Xmarks to keep bookmarks synced across different browsers on different machines. I typically use Firefox, though often Chrome, and at work IE for testing stuff.

Some annoying service to sync bookmarks to my Android browser. I tried Firefox beta but it's just not ready, so the stock browser has to do. I still have to manually export these though, yuck.

This giant hodgepodge of services keeps my browser sorta could-based, but it's still far from perfect. I still have to install all this on every machine and set it up. It's annoying to deal with, but it runs smoothly and it works.

Rockmelt could easily replace all of this if they just had an Android browser. Without that I'm still stuck with all of it even if I want to use Rockmelt, which I might if Roboform works. (Roboform online for Android is indispensable too.)

What is it that RockMelt does extremely well? I'm using the beta and I don't see anything. It requires me to change my behavior in terms of searching etc, which I hate. Lastly, Rockmelt is distracting. There is way to much 'stuff' going on. It looks like a nasa dashboard with the Facebook profile photos flashing and icons updating.

Whatever social web browsers were supposed to be has been superceded by the next generation of smartphones.

With Android, IOS, WebOS, Symbian, et al. anybody can get up to date notifications about anyone's location, feelings, and opinions aggregated from their favorite sources - no "computer" required.

Saw the video. Not impressed. All my browser plugins already do that and then some.

I think the only thing that is really missing which hampers social in the current browser is lack of push notifications. What would be ideal is if I could close Facebook but still authorize push notifications when something happens, this can be done in something like Growl but it doesn't seem like a major use case, remote push notifications.

I recently saw that push notifications had been proposed in the HTML5 spec then later removed, not sure why. Although I still think that you have to have a tab open on the site to receive them.

I see "Rock Me It" whenever I look at the name.

So... the plain browser experience is okay, but nothing out of the ordinary... I'm not feeling the "social" aspect of it all yet, except for highly sub-par Facebook & Twitter feeds on that right sidebar. And those are too crammed and cluttered to provide a good experience.

I don't want to just use this as a Chrome substitute simple because if I ignore the extra features, it feels essentially the same... I'm not going to give a company so much in terms of data on my activities & potential revenue for so little added value in exchange.

I want to "get" this. But I haven't had my ah-ha moment yet. Will keep trying a bit longer though...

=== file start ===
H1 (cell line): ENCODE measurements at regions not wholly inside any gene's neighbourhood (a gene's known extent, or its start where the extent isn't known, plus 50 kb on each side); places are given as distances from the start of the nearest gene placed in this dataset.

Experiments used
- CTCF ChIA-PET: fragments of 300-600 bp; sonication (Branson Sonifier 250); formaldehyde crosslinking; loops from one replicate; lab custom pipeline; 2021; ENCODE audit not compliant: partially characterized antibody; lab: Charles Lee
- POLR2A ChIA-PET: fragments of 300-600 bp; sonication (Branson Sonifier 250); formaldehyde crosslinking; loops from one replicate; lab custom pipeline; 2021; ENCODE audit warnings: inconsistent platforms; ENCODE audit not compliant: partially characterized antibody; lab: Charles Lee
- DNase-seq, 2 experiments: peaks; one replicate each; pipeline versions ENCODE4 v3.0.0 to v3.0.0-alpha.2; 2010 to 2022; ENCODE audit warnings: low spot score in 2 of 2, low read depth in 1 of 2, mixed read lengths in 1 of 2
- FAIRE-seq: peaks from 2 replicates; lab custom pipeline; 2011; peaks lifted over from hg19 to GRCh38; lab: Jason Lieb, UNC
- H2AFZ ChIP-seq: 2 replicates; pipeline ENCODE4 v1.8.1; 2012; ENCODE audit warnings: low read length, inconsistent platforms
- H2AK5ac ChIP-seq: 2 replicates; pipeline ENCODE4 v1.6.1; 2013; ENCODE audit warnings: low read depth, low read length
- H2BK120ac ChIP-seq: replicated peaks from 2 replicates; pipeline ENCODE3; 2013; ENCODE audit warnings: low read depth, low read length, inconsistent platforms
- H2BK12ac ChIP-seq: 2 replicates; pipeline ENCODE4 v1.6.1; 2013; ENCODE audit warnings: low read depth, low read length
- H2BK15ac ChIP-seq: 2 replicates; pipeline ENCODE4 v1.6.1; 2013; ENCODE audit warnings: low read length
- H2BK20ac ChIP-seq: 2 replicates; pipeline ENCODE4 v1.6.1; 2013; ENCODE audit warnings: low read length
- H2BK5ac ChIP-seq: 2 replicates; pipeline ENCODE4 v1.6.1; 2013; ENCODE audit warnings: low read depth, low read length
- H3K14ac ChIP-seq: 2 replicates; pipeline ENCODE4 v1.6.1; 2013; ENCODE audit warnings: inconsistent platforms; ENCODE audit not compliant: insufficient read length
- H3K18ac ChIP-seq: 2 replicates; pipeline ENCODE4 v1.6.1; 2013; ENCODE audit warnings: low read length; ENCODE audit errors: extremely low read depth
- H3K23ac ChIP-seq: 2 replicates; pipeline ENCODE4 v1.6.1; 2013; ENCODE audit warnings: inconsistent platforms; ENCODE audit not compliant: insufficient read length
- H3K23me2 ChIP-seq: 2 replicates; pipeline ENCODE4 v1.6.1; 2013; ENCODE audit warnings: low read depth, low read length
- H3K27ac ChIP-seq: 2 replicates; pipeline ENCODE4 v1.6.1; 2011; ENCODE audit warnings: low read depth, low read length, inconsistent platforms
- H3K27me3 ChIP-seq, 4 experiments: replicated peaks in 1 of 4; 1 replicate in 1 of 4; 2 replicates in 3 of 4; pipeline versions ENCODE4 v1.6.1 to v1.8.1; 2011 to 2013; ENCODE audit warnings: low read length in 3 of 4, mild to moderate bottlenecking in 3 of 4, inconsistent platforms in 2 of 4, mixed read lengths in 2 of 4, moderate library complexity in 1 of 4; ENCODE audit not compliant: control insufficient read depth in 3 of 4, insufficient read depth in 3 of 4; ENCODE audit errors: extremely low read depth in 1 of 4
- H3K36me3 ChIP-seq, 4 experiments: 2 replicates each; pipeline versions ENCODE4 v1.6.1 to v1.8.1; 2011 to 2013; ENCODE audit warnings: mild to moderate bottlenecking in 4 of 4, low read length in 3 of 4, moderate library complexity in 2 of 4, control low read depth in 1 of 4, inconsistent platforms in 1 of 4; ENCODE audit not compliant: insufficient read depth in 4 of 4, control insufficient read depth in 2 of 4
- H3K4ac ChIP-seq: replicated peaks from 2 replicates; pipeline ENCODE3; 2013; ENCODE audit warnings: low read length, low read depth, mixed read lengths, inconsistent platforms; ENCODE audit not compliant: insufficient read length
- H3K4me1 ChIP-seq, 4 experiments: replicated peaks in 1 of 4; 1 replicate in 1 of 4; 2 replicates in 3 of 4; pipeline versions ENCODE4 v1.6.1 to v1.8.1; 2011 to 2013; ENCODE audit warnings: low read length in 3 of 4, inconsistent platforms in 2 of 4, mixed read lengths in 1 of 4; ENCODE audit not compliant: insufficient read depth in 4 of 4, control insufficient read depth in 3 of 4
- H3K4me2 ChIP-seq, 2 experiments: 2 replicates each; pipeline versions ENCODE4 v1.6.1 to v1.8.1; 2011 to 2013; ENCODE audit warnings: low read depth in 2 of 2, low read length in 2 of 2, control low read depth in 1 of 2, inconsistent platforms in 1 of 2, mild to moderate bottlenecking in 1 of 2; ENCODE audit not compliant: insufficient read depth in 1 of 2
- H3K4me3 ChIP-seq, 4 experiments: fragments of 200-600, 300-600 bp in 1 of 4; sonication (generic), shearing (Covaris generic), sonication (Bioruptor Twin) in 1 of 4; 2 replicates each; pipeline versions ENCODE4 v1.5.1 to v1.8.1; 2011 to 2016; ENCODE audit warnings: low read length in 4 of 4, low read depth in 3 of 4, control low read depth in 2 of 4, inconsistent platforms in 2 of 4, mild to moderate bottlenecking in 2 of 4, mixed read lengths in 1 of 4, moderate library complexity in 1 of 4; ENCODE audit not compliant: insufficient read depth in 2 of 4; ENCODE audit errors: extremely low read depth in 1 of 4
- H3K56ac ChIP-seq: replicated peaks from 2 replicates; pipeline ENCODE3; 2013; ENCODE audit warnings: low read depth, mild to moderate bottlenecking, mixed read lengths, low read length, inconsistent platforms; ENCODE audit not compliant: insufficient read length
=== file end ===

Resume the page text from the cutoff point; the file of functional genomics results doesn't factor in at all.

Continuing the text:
my two cents on RockMelt: why would I change browser (lots of work) for an experience. Is it 10x better at sharing or keeping me informed than my previous tools? I doubt it. (eg: j.mp bookmarklet is awesome, everyone uses tweetdeck, etc)

(I am somewhat biased because I run a vaguely similar (but very different implementation) service: http://readness.com)

For a team of 28 people (see team photo on http://www.rockmelt.com/thanks.html) I was kinda expecting more than what I downloaded, especially as this is just a skin on top of Chromium.

All of the heavy lifting in terms of the browser itself has been done for them by Google.

From a cursory look, it appears they wrote all the new functionality in C++ (and ObjC for UI on the Mac). That's a lot of work. Why they didn't do the bulk of it in JS/HTML/CSS is anybody's guess.

I think that this may be a good idea but should be implemented as a browser plugin. I don't want to switch from Chrome to something based on Chrome that will not be updated as fast and often as the original.

Anyone else peeved that they said WebKit was by Apple?

Was it not? Or do you allude to its Konqueror/KHTML roots?

The fact that it is just a fork of KHTML. Also the fact that Apple hasn't been the main contributor to it for over two years.

Seems underwhelming for 2 people and 28 years. I am curious what heavy social media users think, though.

I'm begining to hate those background Apple-ish guitar songs.

Are there really 25 people working on this?

How? It's social plugins with easy APIs on top of a well written WebKit browser.

At least, I assume that's what the footer there is for: http://www.rockmelt.com/

Here's a much better picture of the team: http://www.rockmelt.com/thanks.html?dl=b9068e9a4c500efc8de47...

maybe they can get together with kiha and combine their pointless efforts.